How to Minimize Exposure?

Federal and state air quality and public health officials agreed on some short-term solutions to minimize exposure to wildfire smoke.

“The first message is avoid OR minimize the time spent outdoors,” Alberto Ayala, executive director for Sacramento Metropolitan Air Quality Management District, told Bloomberg Environment in an email. The best solution, he said, is to stay in a room equipped with a portable high efficiency particulate air filter, or with air conditioning or heating systems that recirculate air.

Alternatives are community or senior centers, schools, and libraries that have been retrofitted with these specially designed filters.

The N95 masks, which fit snugly over the nose and mouth, can be an imperfect solution if staying at home is not an option.

But employees may not always have good options.

Base Stayed Open

For example, while the Woolsey Fire in November engulfed California’s Ventura County in flames and smoke, Point Mugu, the U.S Naval base in Ventura County, continued to operate. It was closed for only one day that month because of its proximity to the fires, not because of smoke, Hasan Jafar, who retired as the base’s air quality manager at the end of 2018, told Bloomberg Environment.

While air quality was not affected because of wind direction last year, the office remained open even when air quality was poor in 2017, he said.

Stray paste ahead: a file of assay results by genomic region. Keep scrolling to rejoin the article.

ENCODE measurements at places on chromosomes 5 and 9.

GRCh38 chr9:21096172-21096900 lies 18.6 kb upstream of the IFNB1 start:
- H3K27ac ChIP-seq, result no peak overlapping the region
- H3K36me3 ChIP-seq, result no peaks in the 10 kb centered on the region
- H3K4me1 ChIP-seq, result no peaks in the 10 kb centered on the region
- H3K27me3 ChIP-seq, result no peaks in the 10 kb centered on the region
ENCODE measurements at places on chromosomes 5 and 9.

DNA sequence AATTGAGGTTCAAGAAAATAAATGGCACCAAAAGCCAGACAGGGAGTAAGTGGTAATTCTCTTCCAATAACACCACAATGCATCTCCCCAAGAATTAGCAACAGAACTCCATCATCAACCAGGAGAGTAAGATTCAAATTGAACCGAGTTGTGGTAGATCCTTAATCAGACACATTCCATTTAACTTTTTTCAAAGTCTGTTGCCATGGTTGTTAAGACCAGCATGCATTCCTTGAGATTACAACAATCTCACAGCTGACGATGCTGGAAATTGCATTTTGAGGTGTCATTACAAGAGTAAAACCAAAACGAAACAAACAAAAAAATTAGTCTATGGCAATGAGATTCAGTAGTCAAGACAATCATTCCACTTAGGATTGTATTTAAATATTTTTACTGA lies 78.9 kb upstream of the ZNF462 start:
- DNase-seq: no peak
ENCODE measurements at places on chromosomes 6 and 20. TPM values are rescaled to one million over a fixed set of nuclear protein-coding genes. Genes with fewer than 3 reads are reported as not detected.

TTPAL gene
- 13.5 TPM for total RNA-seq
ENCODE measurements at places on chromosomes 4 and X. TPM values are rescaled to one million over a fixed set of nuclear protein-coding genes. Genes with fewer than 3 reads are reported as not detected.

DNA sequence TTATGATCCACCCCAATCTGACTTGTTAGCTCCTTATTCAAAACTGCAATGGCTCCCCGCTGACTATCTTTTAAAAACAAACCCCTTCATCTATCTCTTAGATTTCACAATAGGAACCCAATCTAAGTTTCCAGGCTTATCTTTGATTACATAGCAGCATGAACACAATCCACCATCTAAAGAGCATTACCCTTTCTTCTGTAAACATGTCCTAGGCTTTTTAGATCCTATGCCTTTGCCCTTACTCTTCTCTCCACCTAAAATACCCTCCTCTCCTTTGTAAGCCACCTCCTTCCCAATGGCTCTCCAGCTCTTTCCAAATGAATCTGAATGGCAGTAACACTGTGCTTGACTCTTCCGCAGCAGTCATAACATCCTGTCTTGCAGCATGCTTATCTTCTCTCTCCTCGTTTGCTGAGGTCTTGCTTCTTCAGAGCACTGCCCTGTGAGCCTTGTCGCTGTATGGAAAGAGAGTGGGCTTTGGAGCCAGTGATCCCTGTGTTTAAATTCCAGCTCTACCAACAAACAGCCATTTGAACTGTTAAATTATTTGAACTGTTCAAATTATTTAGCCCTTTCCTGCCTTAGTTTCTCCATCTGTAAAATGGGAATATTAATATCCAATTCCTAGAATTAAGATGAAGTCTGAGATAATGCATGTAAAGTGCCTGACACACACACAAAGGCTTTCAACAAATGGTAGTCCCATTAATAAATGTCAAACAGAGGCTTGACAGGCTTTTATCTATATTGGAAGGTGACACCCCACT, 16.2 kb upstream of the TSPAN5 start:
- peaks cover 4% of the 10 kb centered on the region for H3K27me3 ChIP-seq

Last year, employees at the Silicon-Valley based i2c Inc., were allowed to take the day off when air quality deteriorated due to the Camp Fire, according to Amir Wain, the chief executive officer of the 800-employee global company.

“We allow people to work from home several days a week,” said Wain, whose company’s secure online platform allows banks to offer credit cards and mobile payment products to customers. “Many exercised this option during the times when air quality was poor.”

But Wain has no immediate plans to install high-efficiency clean air filters in this office to ward of toxic smoke, because he sees the fires as a transient issue.

Thinning Forests

California, Oregon, and other neighboring states have developed plans to manage their forests by thinning out the underbrush and dry logs that fuel these fires. That means more planned burns, or fires deliberately set to get rid of the underbrush.

California is planning to conduct more planned burns this year to get a head start before the wildfire season, Melanie Turner, spokeswoman for the California Air Resources Board, told Bloomberg Environment.

The California Department of Forestry and Fire Protection has a $1 billion plan in place that targets 90,000 acres to thin forests, clear roadways, and create fire breaks near communities to slow down the path of fast-moving wildfires, according to spokesman Scott McLean.

“There are about 147 million dead trees in California, of which about 1.5 million already have been removed through prescribed burns,” McLean said.

While the exercise of clearing forest can be useful by restoring the forest ecology, it can also be a problem if wind speed and direction don’t cooperate, leaving residential areas exposed.

That has prompted some local governments to follow the example of British Columbia in Canada, which restricted development near heavily forested areas in order to reduce the risk of spreading fires.

“What we need is a paradigm shift in thinking,” said Brian Nowicki, Center for Biological Diversity’s California climate policy director. “It is not enough to address wildfires by just thinning forests. We need to address how to protect communities.”

—With assistance from Fatima Hussein.